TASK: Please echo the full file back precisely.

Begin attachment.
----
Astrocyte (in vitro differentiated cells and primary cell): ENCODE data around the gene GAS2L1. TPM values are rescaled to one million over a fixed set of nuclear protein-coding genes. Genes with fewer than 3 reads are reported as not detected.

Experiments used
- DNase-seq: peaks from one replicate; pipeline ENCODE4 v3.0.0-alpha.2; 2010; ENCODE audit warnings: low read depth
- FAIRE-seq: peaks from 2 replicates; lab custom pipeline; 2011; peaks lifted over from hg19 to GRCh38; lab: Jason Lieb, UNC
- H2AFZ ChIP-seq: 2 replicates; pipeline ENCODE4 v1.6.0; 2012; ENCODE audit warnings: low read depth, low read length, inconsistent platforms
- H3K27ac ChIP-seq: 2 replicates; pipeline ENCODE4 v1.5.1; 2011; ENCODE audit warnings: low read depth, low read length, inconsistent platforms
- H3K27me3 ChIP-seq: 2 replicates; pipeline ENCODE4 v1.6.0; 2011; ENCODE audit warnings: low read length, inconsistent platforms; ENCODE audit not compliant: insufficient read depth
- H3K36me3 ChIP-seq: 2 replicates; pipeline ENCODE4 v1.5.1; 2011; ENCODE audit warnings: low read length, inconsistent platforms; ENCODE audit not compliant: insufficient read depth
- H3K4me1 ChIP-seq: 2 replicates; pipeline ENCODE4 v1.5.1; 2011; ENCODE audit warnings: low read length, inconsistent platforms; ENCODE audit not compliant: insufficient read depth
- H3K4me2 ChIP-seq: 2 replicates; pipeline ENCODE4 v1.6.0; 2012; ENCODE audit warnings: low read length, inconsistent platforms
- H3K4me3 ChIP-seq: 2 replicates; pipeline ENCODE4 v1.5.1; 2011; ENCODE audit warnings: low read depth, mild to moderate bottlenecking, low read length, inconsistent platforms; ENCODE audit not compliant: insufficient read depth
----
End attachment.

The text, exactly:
Astrocyte (in vitro differentiated cells and primary cell): ENCODE data around the gene GAS2L1. TPM values are rescaled to one million over a fixed set of nuclear protein-coding genes. Genes with fewer than 3 reads are reported as not detected.

Experiments used
- DNase-seq: peaks from one replicate; pipeline ENCODE4 v3.0.0-alpha.2; 2010; ENCODE audit warnings: low read depth
- FAIRE-seq: peaks from 2 replicates; lab custom pipeline; 2011; peaks lifted over from hg19 to GRCh38; lab: Jason Lieb, UNC
- H2AFZ ChIP-seq: 2 replicates; pipeline ENCODE4 v1.6.0; 2012; ENCODE audit warnings: low read depth, low read length, inconsistent platforms
- H3K27ac ChIP-seq: 2 replicates; pipeline ENCODE4 v1.5.1; 2011; ENCODE audit warnings: low read depth, low read length, inconsistent platforms
- H3K27me3 ChIP-seq: 2 replicates; pipeline ENCODE4 v1.6.0; 2011; ENCODE audit warnings: low read length, inconsistent platforms; ENCODE audit not compliant: insufficient read depth
- H3K36me3 ChIP-seq: 2 replicates; pipeline ENCODE4 v1.5.1; 2011; ENCODE audit warnings: low read length, inconsistent platforms; ENCODE audit not compliant: insufficient read depth
- H3K4me1 ChIP-seq: 2 replicates; pipeline ENCODE4 v1.5.1; 2011; ENCODE audit warnings: low read length, inconsistent platforms; ENCODE audit not compliant: insufficient read depth
- H3K4me2 ChIP-seq: 2 replicates; pipeline ENCODE4 v1.6.0; 2012; ENCODE audit warnings: low read length, inconsistent platforms
- H3K4me3 ChIP-seq: 2 replicates; pipeline ENCODE4 v1.5.1; 2011; ENCODE audit warnings: low read depth, mild to moderate bottlenecking, low read length, inconsistent platforms; ENCODE audit not compliant: insufficient read depth